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The Complete FreeBSD 10 Years Old, Now Free

ScuttleMonkey posted more than 8 years ago | from the free-reading-material dept.

44

sjg writes "'The Complete FreeBSD', long regarded as one of the most valuable reference works for new and seasoned FreeBSD users alike, has recently celebrated its 10'th anniversary. To celebrate this auspicious occasion, Greg Lehey, author of The Complete FreeBSD and longtime FreeBSD contributor has released the work for download under the Creative Commons license."

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Torrent Here (2, Informative)

tpwch (748980) | more than 8 years ago | (#14810052)

since its going pretty slow, help save their bandwidth. here is a torrent: http://www.tpwch.com/temp/the_complete_freebsd.tor rent

Re:Torrent Here (3, Informative)

lee7guy (659916) | more than 8 years ago | (#14810189)

Another torrent http://tinyurl.com/nkw6f [tinyurl.com] containing the PDF and sources, from the OSNews article [osnews.com] a couple of days ago...

Re:Torrent Here (2, Informative)

tpwch (748980) | more than 8 years ago | (#14810195)

oops, accidentaly used the bold tag instead of the link tag. clickable version of the url: http://www.tpwch.com/temp/the_complete_freebsd.tor rent [tpwch.com] http://www.tpwch.com/temp/the_complete_freebsd .torrent>

Re:Torrent Here (0)

Anonymous Coward | more than 8 years ago | (#14810666)

If that's a torrent containing a file called goatse.jpg, then I'm going to be very upset.

Re:Torrent Here (0)

Anonymous Coward | more than 8 years ago | (#14810737)

Thx for the torrent, site is down, coral cache is broken, and the book is a must-have !!!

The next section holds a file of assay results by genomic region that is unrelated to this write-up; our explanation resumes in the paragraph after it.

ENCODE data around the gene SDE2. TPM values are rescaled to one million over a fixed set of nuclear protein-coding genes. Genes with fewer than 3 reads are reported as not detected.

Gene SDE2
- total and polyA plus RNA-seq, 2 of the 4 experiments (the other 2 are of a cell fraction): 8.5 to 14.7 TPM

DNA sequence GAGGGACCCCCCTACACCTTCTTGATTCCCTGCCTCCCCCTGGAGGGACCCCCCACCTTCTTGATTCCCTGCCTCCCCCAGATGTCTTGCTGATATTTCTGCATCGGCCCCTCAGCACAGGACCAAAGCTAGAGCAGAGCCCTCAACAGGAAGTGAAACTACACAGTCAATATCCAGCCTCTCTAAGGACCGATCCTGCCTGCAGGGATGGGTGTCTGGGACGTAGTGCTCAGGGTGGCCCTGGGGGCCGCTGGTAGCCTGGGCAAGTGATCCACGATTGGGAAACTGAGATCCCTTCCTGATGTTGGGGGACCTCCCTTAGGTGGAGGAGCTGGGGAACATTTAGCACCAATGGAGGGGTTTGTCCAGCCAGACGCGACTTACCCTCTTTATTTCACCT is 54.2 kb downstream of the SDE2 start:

PS: it's the TPB tracker, don't expect it to answer the first time...

Re:Torrent Here (-1, Troll)

Anonymous Coward | more than 8 years ago | (#14813188)

For real work, FreeBSD is pretty much dead. It is sort of the way OS/2 was about 5 years ago, living in limbo. I guess this book will have some hobby appeal, even if its commercial viability is gone. That's the way it crumbles, cookie-wise.

Creative Commons (2, Informative)

Stradenko (160417) | more than 8 years ago | (#14810055)

Specifically licensed under the Creative Commons Attribution-NonCommercial-ShareAlike 2.5 license. [creativecommons.org]

"Creative Commons" is far too vague to be meaningful.

Re:Creative Commons (1)

jmorris42 (1458) | more than 8 years ago | (#14813152)

Exactly why RMS no longer endorses their use. Because this particular license is about as 'Free' as a download of Internet Explorer.

Re:Creative Commons (1)

Arandir (19206) | more than 8 years ago | (#14828726)

Because this particular license is about as 'Free' as a download of Internet Explorer.
This isn't software, it's a book. While technical in nature, it is still someone's personal expression. Once you modify it, it's not longer personal.

Re:Creative Commons (1)

bcrowell (177657) | more than 8 years ago | (#14813211)

My printed copy (4th edition, 2003) says, "This material may be distributed only subject to the terms and conditions set forth in the Open Publication License, Version 1.0.8 or later." So now we have a somewhat goofy situation. It's always been legal for you to photocopy the printed book and sell copies on eBay, because the OPL is a real honest-to-god free license. But now there's a digital version of the book that you can copy but not sell. I guess you can have it digital or you can have it free-as-in-speech, but you can't have both.

Re:Creative Commons (4, Informative)

bcrowell (177657) | more than 8 years ago | (#14813412)